Pineapples, Cake and Poetry

The Long Way Home : A Pineapple’s Journey

Too long
Pineapple clung
to the juices she was born with.

Though she tried to hide the seep of syrup
from the rot of flesh
that cracked her armor.

She knew no magic pill,
nor painless shortcut
could extend
her shelf life
any further.

And the only place that she could turn to

was the long road
to the lonely field.

Giving up the crown
she had held so high
upon her head,

she replanted herself
in the unknown soils,

and then began to wait …

Slowly
slowly
she replaced her fibers
with those that grew in the nutrient earth.

The veining roots brought green to stems
and blossomed the fruit within her core.

Still,
she remained,
while she rose from the ground —
fresh and full of wonder

at the sun
and the rain
and the stars
and their music
that echoed the song inside her.

Her skin turned gold with the honeyed dawn —
it’s sweetness gave off
a newfound fragrance.

And she glowed from within
with the light she’d unearthed :

a harvest
found buried in darkness.


I am completely AMAZED by pineapples! I had no idea how fascinating they were until I saw an actual pineapple plant for the first time: a miniature version of itself suspended atop a single stem, growing from the ground. How ridiculously adorable and miraculous that such a complex fruit is created this way!

Look at this tiny cutie!! 😍🍍

Here are some pineapple facts that have been blowing my mind recently:

  • One plant produces only one pineapple fruit per season.
  • Most species of pineapples take 24 months to reach maturity. That’s right, one pineapple from one plant takes two years to grow!
  • To grow a new pineapple plant you can simply twist off and replant the crown of a mature pineapple fruit.
  • The pineapple plant flowers with hundreds of little “fruitlets” that fuse together and become one fruit.
  • Once the pineapple ripens and the fruit is harvested, it stops ripening and its short shelf life begins quickly ticking away. So how you purchase the pineapple from the store is as ripe as it will ever be. It is only rotting at that point.
  • Although pineapples have become a symbol of Hawaiian agricultural, and Hawai’i is the only US state that grows them, they are not native to the Islands. They were introduced only in 1813.

🙃 I have always loved pineapple upside-down cake and wanted to try making one with fresh pineapple, instead of the traditional canned pineapple, most recipes call for.

This pineapple was grown right down the road from my house at the Maui Tropical Plantation. The fruit itself tasted like heaven, so I knew whatever was made with it would be divine!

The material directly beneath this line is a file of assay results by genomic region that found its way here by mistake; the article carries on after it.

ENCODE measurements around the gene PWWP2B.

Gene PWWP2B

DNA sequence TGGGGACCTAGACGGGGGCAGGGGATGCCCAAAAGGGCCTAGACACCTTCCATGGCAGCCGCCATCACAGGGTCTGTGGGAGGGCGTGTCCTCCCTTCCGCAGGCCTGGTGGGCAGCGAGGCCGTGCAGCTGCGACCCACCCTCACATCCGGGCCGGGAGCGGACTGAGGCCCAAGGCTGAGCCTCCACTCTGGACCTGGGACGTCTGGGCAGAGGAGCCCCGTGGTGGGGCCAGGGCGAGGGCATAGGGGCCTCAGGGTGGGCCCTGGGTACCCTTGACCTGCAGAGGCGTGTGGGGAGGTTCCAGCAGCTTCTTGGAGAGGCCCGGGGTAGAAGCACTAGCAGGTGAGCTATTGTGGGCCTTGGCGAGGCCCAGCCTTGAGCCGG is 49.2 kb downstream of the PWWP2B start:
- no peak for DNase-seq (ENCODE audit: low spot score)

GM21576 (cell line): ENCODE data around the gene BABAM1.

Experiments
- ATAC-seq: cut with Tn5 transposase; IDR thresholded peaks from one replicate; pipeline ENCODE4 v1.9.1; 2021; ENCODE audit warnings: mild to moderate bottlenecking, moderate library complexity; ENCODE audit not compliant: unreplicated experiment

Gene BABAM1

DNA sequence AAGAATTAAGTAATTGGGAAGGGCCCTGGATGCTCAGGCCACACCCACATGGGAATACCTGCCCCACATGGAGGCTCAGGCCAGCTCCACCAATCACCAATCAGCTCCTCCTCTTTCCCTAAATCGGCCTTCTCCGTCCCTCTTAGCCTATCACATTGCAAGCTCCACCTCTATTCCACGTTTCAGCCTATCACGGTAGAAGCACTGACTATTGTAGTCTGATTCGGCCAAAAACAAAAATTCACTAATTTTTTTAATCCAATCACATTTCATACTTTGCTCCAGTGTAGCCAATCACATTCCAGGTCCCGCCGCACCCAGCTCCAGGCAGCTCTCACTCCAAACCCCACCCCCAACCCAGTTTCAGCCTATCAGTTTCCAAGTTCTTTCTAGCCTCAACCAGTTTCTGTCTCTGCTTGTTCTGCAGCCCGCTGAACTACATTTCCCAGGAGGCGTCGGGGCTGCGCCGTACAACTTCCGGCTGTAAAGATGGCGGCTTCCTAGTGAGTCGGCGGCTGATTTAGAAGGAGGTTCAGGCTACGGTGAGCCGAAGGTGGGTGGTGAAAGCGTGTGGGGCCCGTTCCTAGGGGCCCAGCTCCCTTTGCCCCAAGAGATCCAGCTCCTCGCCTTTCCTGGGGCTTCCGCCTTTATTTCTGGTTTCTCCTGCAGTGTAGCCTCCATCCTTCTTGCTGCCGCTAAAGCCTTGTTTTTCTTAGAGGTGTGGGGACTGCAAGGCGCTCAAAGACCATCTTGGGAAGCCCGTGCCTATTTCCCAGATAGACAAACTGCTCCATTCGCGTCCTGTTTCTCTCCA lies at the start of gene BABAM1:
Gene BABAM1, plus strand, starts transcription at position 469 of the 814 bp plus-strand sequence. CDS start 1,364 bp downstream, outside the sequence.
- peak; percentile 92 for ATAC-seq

This is a recipe I have adapted from many recipes and I am very happy with the outcome. The fresh pineapple caramelizes nicely with no overflow on the topping and the cake is dense and moist. Not only is this cake delicious, but the combination of spices and fresh pineapple makes your home incredibly fragrant when it is baking and after!

Fresh Pineapple Upside-Down Cake

Ingredients

Topping:

1/4 cup unsalted butter, melted
1/2 cup packed brown sugar
5-8 fresh pineapple slices (or 8-10 canned pineapple slices)
Maraschino cherries (to decorate with as you wish)

Cake:

1 and 1/2 cups cake flour
1 tsp baking powder
1/4 tsp baking soda
1 tsp kosher salt (or 1/2 tsp table salt)
1/8 tsp ground cardamom
1/4 tsp ground cinnamon
6 Tbs unsalted butter, at room temperature
3/4 cup granulated sugar
2 large egg whites at room temperature
1/3 cup full fat Greek yogurt at room temperature
1 tsp. pure vanilla extract
1/3 cup whole milk (or half and half), at room temperature

Instructions

  1. Preheat oven to 350°F (177°C).
  2. Prepare topping:
    • Cut and up fresh pineapple into rings.
    • Pour melted butter into an ungreased 9×2 inch pie dish or round cake pan.
    • Sprinkle brown sugar evenly over butter.
    • Blot all excess liquid off the fruit with a paper towel and pineapple slices and cherries on top of the brown sugar.
    • Place pan in the refrigerator for a few minutes to set while you prepare the cake batter.
  3. Prepare cake batter:
    • Whisk cake flour, baking powder, baking soda, salt, cardamom and cinnamon together. Set aside.
    • Mix the butter on high speed until smooth and creamy, about 1 min. Add the sugar and beat on high speed until creamed together, about 1 min, scraping down the sides as needed.
    • On high speed, beat in the egg whites until combined, then beat in the Greek yogurt and vanilla extract. Scrape down the sides and up the bottom of the bowl as needed.
    • Slowly our the dry ingredients into the wet ingredients. Turn mixer on low speed, slowly pour in the milk. Beat on low speed just until all of the ingredients are combined. Do not over-mix.
  4. Remove topping from the refrigerator. Pour and spread cake batter evenly over topping.